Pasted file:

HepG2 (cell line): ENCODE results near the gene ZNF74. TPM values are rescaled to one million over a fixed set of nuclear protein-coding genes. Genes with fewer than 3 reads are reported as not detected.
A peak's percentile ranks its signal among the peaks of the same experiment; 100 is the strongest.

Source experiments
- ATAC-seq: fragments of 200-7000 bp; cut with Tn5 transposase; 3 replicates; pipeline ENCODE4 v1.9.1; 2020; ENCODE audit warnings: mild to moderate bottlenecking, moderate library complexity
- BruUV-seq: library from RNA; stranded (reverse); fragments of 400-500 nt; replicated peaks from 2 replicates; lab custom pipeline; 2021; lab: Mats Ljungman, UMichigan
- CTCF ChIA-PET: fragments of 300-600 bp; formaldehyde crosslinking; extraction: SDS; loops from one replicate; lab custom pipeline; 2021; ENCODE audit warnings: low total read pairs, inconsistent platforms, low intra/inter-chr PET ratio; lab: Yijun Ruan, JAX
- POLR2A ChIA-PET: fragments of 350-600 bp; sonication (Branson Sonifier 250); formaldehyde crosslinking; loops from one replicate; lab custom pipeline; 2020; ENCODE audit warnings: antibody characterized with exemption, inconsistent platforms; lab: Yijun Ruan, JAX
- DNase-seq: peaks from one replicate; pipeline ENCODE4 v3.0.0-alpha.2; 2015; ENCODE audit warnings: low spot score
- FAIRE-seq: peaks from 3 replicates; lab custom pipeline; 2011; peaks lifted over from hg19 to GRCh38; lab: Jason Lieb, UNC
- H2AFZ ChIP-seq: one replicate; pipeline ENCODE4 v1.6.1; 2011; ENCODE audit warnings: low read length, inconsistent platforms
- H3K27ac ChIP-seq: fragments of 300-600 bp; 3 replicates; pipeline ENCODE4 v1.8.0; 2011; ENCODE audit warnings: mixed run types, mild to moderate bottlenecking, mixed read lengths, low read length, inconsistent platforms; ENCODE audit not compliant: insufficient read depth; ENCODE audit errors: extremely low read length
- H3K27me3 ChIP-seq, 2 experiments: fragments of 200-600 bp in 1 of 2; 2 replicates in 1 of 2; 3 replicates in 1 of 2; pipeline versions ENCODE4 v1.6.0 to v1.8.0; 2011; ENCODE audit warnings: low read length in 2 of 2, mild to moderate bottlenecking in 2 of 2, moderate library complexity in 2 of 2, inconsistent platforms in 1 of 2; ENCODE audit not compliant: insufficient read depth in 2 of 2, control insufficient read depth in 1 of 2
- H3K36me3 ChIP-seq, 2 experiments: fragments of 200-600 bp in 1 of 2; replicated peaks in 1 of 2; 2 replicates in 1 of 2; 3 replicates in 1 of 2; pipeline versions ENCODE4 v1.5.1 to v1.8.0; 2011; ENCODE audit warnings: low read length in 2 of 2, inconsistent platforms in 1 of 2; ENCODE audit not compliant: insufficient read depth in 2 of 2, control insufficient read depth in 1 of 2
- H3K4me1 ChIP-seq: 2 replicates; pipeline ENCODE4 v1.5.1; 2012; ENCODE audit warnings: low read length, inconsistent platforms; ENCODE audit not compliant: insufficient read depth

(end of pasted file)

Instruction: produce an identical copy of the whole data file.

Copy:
HepG2 (cell line): ENCODE results near the gene ZNF74. TPM values are rescaled to one million over a fixed set of nuclear protein-coding genes. Genes with fewer than 3 reads are reported as not detected.
A peak's percentile ranks its signal among the peaks of the same experiment; 100 is the strongest.

Source experiments
- ATAC-seq: fragments of 200-7000 bp; cut with Tn5 transposase; 3 replicates; pipeline ENCODE4 v1.9.1; 2020; ENCODE audit warnings: mild to moderate bottlenecking, moderate library complexity
- BruUV-seq: library from RNA; stranded (reverse); fragments of 400-500 nt; replicated peaks from 2 replicates; lab custom pipeline; 2021; lab: Mats Ljungman, UMichigan
- CTCF ChIA-PET: fragments of 300-600 bp; formaldehyde crosslinking; extraction: SDS; loops from one replicate; lab custom pipeline; 2021; ENCODE audit warnings: low total read pairs, inconsistent platforms, low intra/inter-chr PET ratio; lab: Yijun Ruan, JAX
- POLR2A ChIA-PET: fragments of 350-600 bp; sonication (Branson Sonifier 250); formaldehyde crosslinking; loops from one replicate; lab custom pipeline; 2020; ENCODE audit warnings: antibody characterized with exemption, inconsistent platforms; lab: Yijun Ruan, JAX
- DNase-seq: peaks from one replicate; pipeline ENCODE4 v3.0.0-alpha.2; 2015; ENCODE audit warnings: low spot score
- FAIRE-seq: peaks from 3 replicates; lab custom pipeline; 2011; peaks lifted over from hg19 to GRCh38; lab: Jason Lieb, UNC
- H2AFZ ChIP-seq: one replicate; pipeline ENCODE4 v1.6.1; 2011; ENCODE audit warnings: low read length, inconsistent platforms
- H3K27ac ChIP-seq: fragments of 300-600 bp; 3 replicates; pipeline ENCODE4 v1.8.0; 2011; ENCODE audit warnings: mixed run types, mild to moderate bottlenecking, mixed read lengths, low read length, inconsistent platforms; ENCODE audit not compliant: insufficient read depth; ENCODE audit errors: extremely low read length
- H3K27me3 ChIP-seq, 2 experiments: fragments of 200-600 bp in 1 of 2; 2 replicates in 1 of 2; 3 replicates in 1 of 2; pipeline versions ENCODE4 v1.6.0 to v1.8.0; 2011; ENCODE audit warnings: low read length in 2 of 2, mild to moderate bottlenecking in 2 of 2, moderate library complexity in 2 of 2, inconsistent platforms in 1 of 2; ENCODE audit not compliant: insufficient read depth in 2 of 2, control insufficient read depth in 1 of 2
- H3K36me3 ChIP-seq, 2 experiments: fragments of 200-600 bp in 1 of 2; replicated peaks in 1 of 2; 2 replicates in 1 of 2; 3 replicates in 1 of 2; pipeline versions ENCODE4 v1.5.1 to v1.8.0; 2011; ENCODE audit warnings: low read length in 2 of 2, inconsistent platforms in 1 of 2; ENCODE audit not compliant: insufficient read depth in 2 of 2, control insufficient read depth in 1 of 2
- H3K4me1 ChIP-seq: 2 replicates; pipeline ENCODE4 v1.5.1; 2012; ENCODE audit warnings: low read length, inconsistent platforms; ENCODE audit not compliant: insufficient read depth